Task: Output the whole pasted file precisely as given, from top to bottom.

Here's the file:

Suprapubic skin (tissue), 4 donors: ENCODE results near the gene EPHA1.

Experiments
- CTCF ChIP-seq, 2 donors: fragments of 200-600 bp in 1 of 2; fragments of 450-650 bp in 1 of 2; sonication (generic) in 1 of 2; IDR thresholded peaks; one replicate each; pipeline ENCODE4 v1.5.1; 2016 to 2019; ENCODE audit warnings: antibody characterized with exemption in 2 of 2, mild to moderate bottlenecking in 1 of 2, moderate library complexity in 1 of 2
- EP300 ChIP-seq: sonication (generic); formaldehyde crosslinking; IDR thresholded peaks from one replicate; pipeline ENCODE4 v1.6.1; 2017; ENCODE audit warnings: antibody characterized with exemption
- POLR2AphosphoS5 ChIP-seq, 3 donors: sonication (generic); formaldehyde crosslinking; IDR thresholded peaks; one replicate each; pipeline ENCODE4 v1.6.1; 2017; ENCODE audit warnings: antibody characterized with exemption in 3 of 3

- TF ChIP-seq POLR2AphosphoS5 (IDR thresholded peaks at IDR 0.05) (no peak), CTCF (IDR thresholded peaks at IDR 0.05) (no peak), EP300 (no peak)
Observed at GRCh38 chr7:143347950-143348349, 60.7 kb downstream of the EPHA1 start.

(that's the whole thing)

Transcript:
Suprapubic skin (tissue), 4 donors: ENCODE results near the gene EPHA1.

Experiments
- CTCF ChIP-seq, 2 donors: fragments of 200-600 bp in 1 of 2; fragments of 450-650 bp in 1 of 2; sonication (generic) in 1 of 2; IDR thresholded peaks; one replicate each; pipeline ENCODE4 v1.5.1; 2016 to 2019; ENCODE audit warnings: antibody characterized with exemption in 2 of 2, mild to moderate bottlenecking in 1 of 2, moderate library complexity in 1 of 2
- EP300 ChIP-seq: sonication (generic); formaldehyde crosslinking; IDR thresholded peaks from one replicate; pipeline ENCODE4 v1.6.1; 2017; ENCODE audit warnings: antibody characterized with exemption
- POLR2AphosphoS5 ChIP-seq, 3 donors: sonication (generic); formaldehyde crosslinking; IDR thresholded peaks; one replicate each; pipeline ENCODE4 v1.6.1; 2017; ENCODE audit warnings: antibody characterized with exemption in 3 of 3

- TF ChIP-seq POLR2AphosphoS5 (IDR thresholded peaks at IDR 0.05) (no peak), CTCF (IDR thresholded peaks at IDR 0.05) (no peak), EP300 (no peak)
Observed at GRCh38 chr7:143347950-143348349, 60.7 kb downstream of the EPHA1 start.